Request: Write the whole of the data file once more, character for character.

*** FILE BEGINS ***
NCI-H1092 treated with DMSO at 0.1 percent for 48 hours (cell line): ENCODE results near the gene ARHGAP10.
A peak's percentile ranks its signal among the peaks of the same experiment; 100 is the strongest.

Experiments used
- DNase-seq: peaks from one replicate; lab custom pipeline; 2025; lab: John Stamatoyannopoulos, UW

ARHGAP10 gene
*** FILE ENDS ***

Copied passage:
NCI-H1092 treated with DMSO at 0.1 percent for 48 hours (cell line): ENCODE results near the gene ARHGAP10.
A peak's percentile ranks its signal among the peaks of the same experiment; 100 is the strongest.

Experiments used
- DNase-seq: peaks from one replicate; lab custom pipeline; 2025; lab: John Stamatoyannopoulos, UW

ARHGAP10 gene